Join EBN contributor Jennifer Baljko on Thursday August 23, 2012, at 11:00 a.m. EST for a live chat on how electronic manufacturers in Thailand have shored up their supply chain to reduce the impact of future natural disasters.
Peter Drucker famously said "Trying to predict the future is like trying to drive down a country road at night with no lights while looking out the back window." Yet in the razor's-edge world of electronics—with a lean supply chain and just-in-time demands—the need to know the future is vital.
While no one really can accurately predict the future, we can take guidance from another Drucker saying which is the best way to predict the future is to create it.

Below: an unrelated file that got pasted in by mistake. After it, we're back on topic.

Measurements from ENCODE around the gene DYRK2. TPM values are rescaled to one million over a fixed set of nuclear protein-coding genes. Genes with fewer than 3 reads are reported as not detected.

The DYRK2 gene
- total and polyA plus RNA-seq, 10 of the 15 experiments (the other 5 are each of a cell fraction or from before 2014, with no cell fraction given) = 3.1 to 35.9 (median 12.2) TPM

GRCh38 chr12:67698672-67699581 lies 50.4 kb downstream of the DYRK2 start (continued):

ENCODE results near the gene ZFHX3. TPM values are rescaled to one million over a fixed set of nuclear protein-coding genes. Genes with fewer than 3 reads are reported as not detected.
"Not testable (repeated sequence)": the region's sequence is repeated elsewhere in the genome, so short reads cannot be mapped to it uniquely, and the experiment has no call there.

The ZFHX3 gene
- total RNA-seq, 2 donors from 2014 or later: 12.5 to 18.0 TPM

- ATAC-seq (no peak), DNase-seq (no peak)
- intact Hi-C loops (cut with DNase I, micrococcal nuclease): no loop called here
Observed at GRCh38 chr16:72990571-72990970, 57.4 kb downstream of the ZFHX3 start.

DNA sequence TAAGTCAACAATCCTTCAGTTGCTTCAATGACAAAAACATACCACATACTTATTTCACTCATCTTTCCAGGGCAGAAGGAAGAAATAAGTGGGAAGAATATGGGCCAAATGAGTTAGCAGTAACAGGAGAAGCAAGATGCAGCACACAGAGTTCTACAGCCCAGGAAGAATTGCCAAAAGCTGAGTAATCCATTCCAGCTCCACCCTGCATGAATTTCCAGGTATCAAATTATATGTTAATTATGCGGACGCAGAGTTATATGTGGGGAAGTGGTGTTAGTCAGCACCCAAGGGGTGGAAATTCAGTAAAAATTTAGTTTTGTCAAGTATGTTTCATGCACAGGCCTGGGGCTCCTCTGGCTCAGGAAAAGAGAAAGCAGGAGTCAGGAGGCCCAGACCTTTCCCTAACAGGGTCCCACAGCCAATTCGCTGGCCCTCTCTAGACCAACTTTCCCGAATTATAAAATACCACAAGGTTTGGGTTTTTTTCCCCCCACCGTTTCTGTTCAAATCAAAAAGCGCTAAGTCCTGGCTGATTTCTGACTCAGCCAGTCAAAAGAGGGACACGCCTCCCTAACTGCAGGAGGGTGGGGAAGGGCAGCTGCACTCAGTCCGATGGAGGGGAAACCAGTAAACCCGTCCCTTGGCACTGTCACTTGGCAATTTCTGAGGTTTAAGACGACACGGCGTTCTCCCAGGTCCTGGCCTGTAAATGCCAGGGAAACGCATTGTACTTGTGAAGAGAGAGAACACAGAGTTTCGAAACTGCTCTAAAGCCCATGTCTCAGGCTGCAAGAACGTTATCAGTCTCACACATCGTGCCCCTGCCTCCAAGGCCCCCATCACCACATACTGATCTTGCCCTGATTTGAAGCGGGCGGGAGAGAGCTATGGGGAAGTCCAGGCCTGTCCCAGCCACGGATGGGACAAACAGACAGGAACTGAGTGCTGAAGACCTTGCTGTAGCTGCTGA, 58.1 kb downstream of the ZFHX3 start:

You've heard the saying "the No. 1 supply chain risk is your people." That hasn't always been the case. But today's complex global supply chain requires a new type of multitalented employee. It's one who understands, finance, marketing, economics, is savvy with technology, graceful with relationships and can think analytically.
Where are these people? Are universities properly preparing the next generation supply chain professionals? How do train your existing workforce for these new, demanding positions?
Brian Fuller, editor-in-chief of EBN, will lead a 60-minute Avnet Velocity panel discussion that will ask and answer these and other questions swirling around today's supply-chain talent challenges.